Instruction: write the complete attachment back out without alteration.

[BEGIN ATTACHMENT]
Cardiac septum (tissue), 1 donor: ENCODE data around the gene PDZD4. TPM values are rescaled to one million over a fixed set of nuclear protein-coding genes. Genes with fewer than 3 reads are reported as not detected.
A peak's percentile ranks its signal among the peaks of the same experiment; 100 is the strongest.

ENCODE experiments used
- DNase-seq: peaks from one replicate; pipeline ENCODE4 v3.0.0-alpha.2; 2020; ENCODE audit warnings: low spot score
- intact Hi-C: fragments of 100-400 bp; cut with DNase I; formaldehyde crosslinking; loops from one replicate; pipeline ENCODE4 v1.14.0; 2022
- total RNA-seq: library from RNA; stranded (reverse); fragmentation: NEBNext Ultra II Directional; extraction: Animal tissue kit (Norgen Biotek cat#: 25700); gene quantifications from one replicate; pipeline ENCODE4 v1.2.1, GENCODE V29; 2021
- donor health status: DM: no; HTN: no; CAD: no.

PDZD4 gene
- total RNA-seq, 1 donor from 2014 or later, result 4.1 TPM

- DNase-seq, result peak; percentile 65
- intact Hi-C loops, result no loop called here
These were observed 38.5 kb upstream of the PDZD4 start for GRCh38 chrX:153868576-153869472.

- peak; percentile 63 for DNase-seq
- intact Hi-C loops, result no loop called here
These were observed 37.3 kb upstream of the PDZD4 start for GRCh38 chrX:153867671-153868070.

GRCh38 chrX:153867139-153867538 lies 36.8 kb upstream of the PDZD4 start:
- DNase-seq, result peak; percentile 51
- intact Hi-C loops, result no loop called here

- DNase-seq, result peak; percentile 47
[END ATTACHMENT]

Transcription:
Cardiac septum (tissue), 1 donor: ENCODE data around the gene PDZD4. TPM values are rescaled to one million over a fixed set of nuclear protein-coding genes. Genes with fewer than 3 reads are reported as not detected.
A peak's percentile ranks its signal among the peaks of the same experiment; 100 is the strongest.

ENCODE experiments used
- DNase-seq: peaks from one replicate; pipeline ENCODE4 v3.0.0-alpha.2; 2020; ENCODE audit warnings: low spot score
- intact Hi-C: fragments of 100-400 bp; cut with DNase I; formaldehyde crosslinking; loops from one replicate; pipeline ENCODE4 v1.14.0; 2022
- total RNA-seq: library from RNA; stranded (reverse); fragmentation: NEBNext Ultra II Directional; extraction: Animal tissue kit (Norgen Biotek cat#: 25700); gene quantifications from one replicate; pipeline ENCODE4 v1.2.1, GENCODE V29; 2021
- donor health status: DM: no; HTN: no; CAD: no.

PDZD4 gene
- total RNA-seq, 1 donor from 2014 or later, result 4.1 TPM

- DNase-seq, result peak; percentile 65
- intact Hi-C loops, result no loop called here
These were observed 38.5 kb upstream of the PDZD4 start for GRCh38 chrX:153868576-153869472.

- peak; percentile 63 for DNase-seq
- intact Hi-C loops, result no loop called here
These were observed 37.3 kb upstream of the PDZD4 start for GRCh38 chrX:153867671-153868070.

GRCh38 chrX:153867139-153867538 lies 36.8 kb upstream of the PDZD4 start:
- DNase-seq, result peak; percentile 51
- intact Hi-C loops, result no loop called here

- DNase-seq, result peak; percentile 47